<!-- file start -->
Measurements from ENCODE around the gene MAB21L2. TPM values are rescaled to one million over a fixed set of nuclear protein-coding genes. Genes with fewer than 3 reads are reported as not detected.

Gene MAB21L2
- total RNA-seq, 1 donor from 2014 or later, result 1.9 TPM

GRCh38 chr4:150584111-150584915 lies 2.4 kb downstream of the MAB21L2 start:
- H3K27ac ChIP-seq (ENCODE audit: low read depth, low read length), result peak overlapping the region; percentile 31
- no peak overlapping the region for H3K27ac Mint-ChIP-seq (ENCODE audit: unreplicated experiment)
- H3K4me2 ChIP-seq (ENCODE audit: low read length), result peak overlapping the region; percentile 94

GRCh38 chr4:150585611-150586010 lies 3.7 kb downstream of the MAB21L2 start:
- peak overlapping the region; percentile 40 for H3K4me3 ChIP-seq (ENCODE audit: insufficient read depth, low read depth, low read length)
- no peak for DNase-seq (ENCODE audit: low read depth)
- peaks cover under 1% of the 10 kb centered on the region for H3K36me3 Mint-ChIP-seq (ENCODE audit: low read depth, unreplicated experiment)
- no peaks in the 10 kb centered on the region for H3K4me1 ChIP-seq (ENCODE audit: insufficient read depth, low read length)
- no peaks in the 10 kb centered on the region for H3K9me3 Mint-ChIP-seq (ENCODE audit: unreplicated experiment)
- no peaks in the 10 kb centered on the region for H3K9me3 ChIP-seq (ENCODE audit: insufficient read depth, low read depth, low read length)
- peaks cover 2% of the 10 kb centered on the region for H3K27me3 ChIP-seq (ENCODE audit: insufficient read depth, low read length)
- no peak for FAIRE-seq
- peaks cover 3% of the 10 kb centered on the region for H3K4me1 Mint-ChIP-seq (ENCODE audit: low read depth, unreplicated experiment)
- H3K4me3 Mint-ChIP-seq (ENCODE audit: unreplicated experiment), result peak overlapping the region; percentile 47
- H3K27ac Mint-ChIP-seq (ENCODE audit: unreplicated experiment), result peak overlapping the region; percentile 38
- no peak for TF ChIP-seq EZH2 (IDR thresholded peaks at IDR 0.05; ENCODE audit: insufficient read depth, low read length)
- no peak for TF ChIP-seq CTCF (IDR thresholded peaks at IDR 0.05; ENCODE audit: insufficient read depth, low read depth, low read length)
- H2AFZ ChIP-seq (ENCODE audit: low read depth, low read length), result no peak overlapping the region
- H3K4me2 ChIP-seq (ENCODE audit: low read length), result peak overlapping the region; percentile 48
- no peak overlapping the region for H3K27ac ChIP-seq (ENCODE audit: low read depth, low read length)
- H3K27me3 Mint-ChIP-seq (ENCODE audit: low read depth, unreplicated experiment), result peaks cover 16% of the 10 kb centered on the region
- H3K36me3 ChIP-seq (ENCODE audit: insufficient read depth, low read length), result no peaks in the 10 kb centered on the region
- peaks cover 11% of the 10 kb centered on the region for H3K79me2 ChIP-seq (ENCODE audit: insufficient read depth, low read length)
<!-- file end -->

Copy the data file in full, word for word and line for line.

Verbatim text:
Measurements from ENCODE around the gene MAB21L2. TPM values are rescaled to one million over a fixed set of nuclear protein-coding genes. Genes with fewer than 3 reads are reported as not detected.

Gene MAB21L2
- total RNA-seq, 1 donor from 2014 or later, result 1.9 TPM

GRCh38 chr4:150584111-150584915 lies 2.4 kb downstream of the MAB21L2 start:
- H3K27ac ChIP-seq (ENCODE audit: low read depth, low read length), result peak overlapping the region; percentile 31
- no peak overlapping the region for H3K27ac Mint-ChIP-seq (ENCODE audit: unreplicated experiment)
- H3K4me2 ChIP-seq (ENCODE audit: low read length), result peak overlapping the region; percentile 94

GRCh38 chr4:150585611-150586010 lies 3.7 kb downstream of the MAB21L2 start:
- peak overlapping the region; percentile 40 for H3K4me3 ChIP-seq (ENCODE audit: insufficient read depth, low read depth, low read length)
- no peak for DNase-seq (ENCODE audit: low read depth)
- peaks cover under 1% of the 10 kb centered on the region for H3K36me3 Mint-ChIP-seq (ENCODE audit: low read depth, unreplicated experiment)
- no peaks in the 10 kb centered on the region for H3K4me1 ChIP-seq (ENCODE audit: insufficient read depth, low read length)
- no peaks in the 10 kb centered on the region for H3K9me3 Mint-ChIP-seq (ENCODE audit: unreplicated experiment)
- no peaks in the 10 kb centered on the region for H3K9me3 ChIP-seq (ENCODE audit: insufficient read depth, low read depth, low read length)
- peaks cover 2% of the 10 kb centered on the region for H3K27me3 ChIP-seq (ENCODE audit: insufficient read depth, low read length)
- no peak for FAIRE-seq
- peaks cover 3% of the 10 kb centered on the region for H3K4me1 Mint-ChIP-seq (ENCODE audit: low read depth, unreplicated experiment)
- H3K4me3 Mint-ChIP-seq (ENCODE audit: unreplicated experiment), result peak overlapping the region; percentile 47
- H3K27ac Mint-ChIP-seq (ENCODE audit: unreplicated experiment), result peak overlapping the region; percentile 38
- no peak for TF ChIP-seq EZH2 (IDR thresholded peaks at IDR 0.05; ENCODE audit: insufficient read depth, low read length)
- no peak for TF ChIP-seq CTCF (IDR thresholded peaks at IDR 0.05; ENCODE audit: insufficient read depth, low read depth, low read length)
- H2AFZ ChIP-seq (ENCODE audit: low read depth, low read length), result no peak overlapping the region
- H3K4me2 ChIP-seq (ENCODE audit: low read length), result peak overlapping the region; percentile 48
- no peak overlapping the region for H3K27ac ChIP-seq (ENCODE audit: low read depth, low read length)
- H3K27me3 Mint-ChIP-seq (ENCODE audit: low read depth, unreplicated experiment), result peaks cover 16% of the 10 kb centered on the region
- H3K36me3 ChIP-seq (ENCODE audit: insufficient read depth, low read length), result no peaks in the 10 kb centered on the region
- peaks cover 11% of the 10 kb centered on the region for H3K79me2 ChIP-seq (ENCODE audit: insufficient read depth, low read length)